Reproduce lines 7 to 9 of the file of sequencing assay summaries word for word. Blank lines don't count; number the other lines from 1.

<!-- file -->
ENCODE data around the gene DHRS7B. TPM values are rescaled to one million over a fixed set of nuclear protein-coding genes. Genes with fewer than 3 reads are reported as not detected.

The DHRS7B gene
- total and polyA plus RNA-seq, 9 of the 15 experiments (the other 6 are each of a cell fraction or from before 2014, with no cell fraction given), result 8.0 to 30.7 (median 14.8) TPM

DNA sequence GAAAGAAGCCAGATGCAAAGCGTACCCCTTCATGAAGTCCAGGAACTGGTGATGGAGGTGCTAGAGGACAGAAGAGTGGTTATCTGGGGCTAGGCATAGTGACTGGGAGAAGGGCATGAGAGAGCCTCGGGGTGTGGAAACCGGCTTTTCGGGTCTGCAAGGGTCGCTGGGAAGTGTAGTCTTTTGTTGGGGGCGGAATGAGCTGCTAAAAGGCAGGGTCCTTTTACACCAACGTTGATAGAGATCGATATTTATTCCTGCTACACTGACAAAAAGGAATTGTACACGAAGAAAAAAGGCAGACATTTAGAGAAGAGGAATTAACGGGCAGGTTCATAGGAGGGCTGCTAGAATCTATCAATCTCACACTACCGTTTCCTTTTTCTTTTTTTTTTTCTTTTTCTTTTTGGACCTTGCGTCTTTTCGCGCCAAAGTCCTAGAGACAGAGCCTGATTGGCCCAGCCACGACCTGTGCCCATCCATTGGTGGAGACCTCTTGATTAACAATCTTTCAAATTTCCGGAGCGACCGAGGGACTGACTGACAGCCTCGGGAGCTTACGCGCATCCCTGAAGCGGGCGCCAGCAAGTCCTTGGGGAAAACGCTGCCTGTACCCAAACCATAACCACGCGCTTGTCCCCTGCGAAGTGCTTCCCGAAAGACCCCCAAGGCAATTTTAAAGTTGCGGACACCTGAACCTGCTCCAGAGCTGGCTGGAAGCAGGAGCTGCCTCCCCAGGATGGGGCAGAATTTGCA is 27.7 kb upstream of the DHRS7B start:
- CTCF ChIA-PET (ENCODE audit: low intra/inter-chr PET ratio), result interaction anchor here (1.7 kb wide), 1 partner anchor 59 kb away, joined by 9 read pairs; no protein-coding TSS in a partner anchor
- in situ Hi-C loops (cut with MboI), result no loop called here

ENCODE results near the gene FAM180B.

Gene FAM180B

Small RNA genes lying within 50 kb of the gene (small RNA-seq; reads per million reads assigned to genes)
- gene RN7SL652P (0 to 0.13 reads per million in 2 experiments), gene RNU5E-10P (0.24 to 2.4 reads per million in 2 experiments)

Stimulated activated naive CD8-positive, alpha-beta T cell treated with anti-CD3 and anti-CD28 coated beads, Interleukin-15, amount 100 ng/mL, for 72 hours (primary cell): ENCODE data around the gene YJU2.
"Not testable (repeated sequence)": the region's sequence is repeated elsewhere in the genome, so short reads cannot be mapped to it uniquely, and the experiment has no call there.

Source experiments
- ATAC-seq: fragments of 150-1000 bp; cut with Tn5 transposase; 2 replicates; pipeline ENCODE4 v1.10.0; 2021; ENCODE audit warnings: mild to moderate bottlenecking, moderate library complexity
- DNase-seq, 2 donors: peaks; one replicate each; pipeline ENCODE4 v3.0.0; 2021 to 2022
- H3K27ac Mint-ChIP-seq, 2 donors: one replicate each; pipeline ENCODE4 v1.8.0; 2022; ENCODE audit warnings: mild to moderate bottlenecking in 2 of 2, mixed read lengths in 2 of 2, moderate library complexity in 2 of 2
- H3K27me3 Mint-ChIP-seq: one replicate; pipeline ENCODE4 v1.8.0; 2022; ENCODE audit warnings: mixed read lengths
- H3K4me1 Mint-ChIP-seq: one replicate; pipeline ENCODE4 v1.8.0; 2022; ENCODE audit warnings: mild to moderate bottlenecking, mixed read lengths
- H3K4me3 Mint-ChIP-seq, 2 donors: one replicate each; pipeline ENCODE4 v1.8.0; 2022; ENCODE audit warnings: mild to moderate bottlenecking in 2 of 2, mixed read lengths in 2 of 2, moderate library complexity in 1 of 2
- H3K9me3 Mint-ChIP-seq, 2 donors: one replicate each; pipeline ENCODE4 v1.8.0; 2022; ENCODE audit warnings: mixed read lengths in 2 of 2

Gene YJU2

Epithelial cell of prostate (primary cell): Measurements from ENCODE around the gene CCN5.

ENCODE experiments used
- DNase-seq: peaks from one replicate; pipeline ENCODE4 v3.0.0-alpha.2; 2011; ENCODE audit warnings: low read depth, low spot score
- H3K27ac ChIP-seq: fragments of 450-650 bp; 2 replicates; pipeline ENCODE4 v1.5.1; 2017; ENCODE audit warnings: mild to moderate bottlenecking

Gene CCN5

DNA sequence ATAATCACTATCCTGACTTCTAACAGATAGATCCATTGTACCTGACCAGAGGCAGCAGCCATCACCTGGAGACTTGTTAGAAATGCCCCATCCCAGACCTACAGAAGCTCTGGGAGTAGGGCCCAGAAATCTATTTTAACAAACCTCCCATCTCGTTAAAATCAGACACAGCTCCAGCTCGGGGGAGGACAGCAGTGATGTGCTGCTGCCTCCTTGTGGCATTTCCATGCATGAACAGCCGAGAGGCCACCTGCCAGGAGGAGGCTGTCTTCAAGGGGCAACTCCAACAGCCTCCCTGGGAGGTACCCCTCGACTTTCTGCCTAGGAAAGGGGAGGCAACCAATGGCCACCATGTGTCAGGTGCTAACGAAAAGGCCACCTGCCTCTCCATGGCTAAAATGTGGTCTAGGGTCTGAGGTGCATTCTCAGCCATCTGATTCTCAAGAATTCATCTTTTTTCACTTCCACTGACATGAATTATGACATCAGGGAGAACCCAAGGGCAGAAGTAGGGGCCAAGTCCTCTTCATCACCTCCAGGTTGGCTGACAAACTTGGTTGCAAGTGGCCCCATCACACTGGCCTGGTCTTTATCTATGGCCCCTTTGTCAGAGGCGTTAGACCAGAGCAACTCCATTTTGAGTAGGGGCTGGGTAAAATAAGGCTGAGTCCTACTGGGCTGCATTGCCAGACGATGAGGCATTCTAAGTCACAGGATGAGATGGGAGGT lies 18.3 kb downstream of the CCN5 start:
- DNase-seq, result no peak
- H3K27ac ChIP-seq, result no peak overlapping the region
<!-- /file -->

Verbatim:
ENCODE results near the gene FAM180B.

Gene FAM180B

Small RNA genes lying within 50 kb of the gene (small RNA-seq; reads per million reads assigned to genes)